Although this story was written about CF, the controversy could just as easily have been written about SCID
The number of babies born with cystic fibrosis declined by half in Massachusetts after genetic screening started to identify carriers of the gene, suggesting similar declines may be happening across the nation, according to a recent report in the New England Journal of Medicine.
The Massachusetts study is among the first to examine the implications of widespread genetic screening, which is expected to increase as scientists discover genes for other genetic disorders.
Researchers say they cannot definitively explain the decline, but they surmise that couples who learn both carry the CF gene may decide not to have children, may turn to donor sperm or eggs or may test embryos before they are implanted in the womb. Also, pregnant women who learn they are CF carriers may test the fetus and have abortions if the test is positive.
“We think genetic screening has impacted the number of babies born with this disease,” said Richard Parad, an author of the brief journal report and a physician at Children’s Hospital Boston.
The study by the New England Newborn Screening Program, at the University of Massachusetts Medical School, looked at the number of babies born with CF — a serious genetic disorder that affects the lungs and digestive system — before and after 2002. That’s when the National Institutes of Health and the American College of Obstetrics and Gynecology recommended nationwide prenatal screening to identify carriers of CF.
The simple blood test, which costs around $100 to $200, determines if a person is a carrier of the CF gene. One out of every 29 Caucasians and one out of every 65 African Americans are carriers. If both parents are carriers, each child has a one in four chance of having CF. About 1 in 3,000 babies are born each year with the disease.
The Massachusetts researchers compared the four-year periods before and after 2002 and found the number of infants with CF dropped by 50 percent after the new screening recommendation. For each year after genetic screening became more widespread, the number of CF babies dropped from about 25-30 to 15 annually. In addition, among babies born with CF, far fewer than expected had the gene mutation associated with the most severe form of the disease.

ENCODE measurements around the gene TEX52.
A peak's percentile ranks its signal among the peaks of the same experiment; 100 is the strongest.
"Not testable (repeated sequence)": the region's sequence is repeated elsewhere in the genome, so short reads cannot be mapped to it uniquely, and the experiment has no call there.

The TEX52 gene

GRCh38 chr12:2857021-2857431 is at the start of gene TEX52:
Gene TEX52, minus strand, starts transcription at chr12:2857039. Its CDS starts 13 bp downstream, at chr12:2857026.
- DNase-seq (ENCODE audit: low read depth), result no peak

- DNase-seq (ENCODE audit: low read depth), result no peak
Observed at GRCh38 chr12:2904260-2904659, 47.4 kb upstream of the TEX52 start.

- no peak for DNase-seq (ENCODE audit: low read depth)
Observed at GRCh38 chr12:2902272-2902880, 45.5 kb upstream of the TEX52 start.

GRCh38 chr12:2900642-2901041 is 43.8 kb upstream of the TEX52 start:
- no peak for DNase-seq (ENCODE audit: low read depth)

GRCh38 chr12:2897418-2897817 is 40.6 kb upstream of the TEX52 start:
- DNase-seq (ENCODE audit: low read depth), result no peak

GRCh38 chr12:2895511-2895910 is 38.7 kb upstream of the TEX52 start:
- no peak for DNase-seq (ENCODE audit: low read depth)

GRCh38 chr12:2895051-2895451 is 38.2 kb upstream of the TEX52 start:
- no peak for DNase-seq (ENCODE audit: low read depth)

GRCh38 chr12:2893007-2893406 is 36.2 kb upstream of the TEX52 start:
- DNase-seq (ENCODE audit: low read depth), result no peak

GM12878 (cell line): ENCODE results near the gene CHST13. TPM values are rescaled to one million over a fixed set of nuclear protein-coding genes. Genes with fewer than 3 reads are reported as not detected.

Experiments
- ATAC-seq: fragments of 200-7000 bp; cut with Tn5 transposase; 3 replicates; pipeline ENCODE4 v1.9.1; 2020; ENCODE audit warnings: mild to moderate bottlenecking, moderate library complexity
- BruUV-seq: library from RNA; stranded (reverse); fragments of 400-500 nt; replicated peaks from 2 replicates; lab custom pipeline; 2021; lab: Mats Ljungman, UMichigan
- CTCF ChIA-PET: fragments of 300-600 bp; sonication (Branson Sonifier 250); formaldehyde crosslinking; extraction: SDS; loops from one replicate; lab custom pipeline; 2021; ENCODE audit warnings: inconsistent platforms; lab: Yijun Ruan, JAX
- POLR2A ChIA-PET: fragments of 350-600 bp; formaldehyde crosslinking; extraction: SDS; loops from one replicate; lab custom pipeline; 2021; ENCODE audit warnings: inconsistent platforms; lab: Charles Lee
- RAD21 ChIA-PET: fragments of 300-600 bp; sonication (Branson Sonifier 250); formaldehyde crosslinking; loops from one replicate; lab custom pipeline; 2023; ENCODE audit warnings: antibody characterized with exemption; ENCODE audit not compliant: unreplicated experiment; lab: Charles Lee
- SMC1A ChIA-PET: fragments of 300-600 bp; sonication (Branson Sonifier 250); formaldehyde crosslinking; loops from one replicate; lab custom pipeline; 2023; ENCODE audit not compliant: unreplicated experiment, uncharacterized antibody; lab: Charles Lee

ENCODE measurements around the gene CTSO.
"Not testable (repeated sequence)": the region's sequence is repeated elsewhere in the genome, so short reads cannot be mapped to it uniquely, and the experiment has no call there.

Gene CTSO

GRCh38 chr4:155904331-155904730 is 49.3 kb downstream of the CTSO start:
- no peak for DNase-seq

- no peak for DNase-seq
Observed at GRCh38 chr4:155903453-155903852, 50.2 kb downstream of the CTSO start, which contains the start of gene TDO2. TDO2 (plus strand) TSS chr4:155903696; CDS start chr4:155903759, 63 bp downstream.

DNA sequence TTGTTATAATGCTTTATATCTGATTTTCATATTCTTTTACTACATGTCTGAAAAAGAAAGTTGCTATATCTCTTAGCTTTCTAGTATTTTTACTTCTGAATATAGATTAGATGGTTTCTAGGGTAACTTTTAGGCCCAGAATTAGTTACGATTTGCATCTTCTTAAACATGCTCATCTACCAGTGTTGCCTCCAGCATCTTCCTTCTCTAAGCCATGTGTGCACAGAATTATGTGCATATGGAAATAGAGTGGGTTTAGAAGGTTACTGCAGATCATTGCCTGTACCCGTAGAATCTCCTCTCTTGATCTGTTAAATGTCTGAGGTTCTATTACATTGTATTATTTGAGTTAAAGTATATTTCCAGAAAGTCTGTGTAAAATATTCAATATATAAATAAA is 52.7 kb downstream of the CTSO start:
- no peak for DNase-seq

Parad said scientists should examine the repercussions of recommending that four million women each year be tested for the CF gene.
“I think you might want to see what happens when you do that kind of widespread testing,” he said. “What do people do with this information?”
Genetic screening for CF presents unique ethical questions, particularly since many people with the disease live into adulthood. “There is a tendency to act as if genetic testing is about choice and information, and not really make the connection to the consequences,” said Arthur Kaplan, director of the Center for Bioethics at the University of Pennsylvania. “I believe the reason we pay for genetic testing is partly we know people will make reproductive decisions that will lead to less prevalence of the disease.”
Kaplan said the ethical questions will become more complex as genetic screening expands.
“What if there was a test for homosexuality? Or short stature?” he asked.
In cystic fibrosis, pancreatic, intestinal and lung secretions tend to be thick, clogging organs, especially the lungs. Complications can include lung collapse, heart failure and liver damage. In the past 25 years, medical advances have doubled the average life expectancy for people with CF, according to the Cystic Fibrosis Foundation, a national organization. Life expectancy is now 37.
The organization, in a statement, called genetic testing a personal matter and said it is too early to know if the Massachusetts decline is being duplicated in other parts of the country.
Preston W. Campbell III, the foundation’s executive vice president for medical affairs, said prospective parents should know that promising drugs are in the pipeline.
“Most babies born today with cystic fibrosis will live long and full lives,” he said.
Parents involved with the New Jersey State Organization of Cystic Fibrosis said they understand the joys and frustration of raising CF children.
Bob Frees of Linden has five children, two with CF, including a 26-year-old daughter who recently underwent a double lung transplant. Frees said he and his wife are happy genetic testing was not available when his children were born.
“We would not want to have to go through those difficult decisions,” he said.
In contrast, Frees said his married son with CF fears passing the disease on to his children and wants testing.
“He doesn’t want to see a child suffer they way he has suffered,” Frees said.
Another parent, Beth Maisto of Little Egg Harbor, has three children — two with CF. She did not learn she and her husband were carriers of the gene until she was tested during her third pregnancy. The knowledge led doctors to test her older son, who had frequent respiratory problems; they found he had CF. “They sent us to counseling and asked if I wanted to terminate the pregnancy,” she said. “But I couldn’t do it.”
Life with Michael, 7, and Julie, 4, can be difficult. Each is on multiple medications. She and her husband work opposite shifts to care for their children.
“The unknown is scary,” Maisto said. “But when you have an actual child in your arms, you see it’s not that bad. My kids are the best thing in my life.”
Carol Ann Campbell may be reached at firstname.lastname@example.org.
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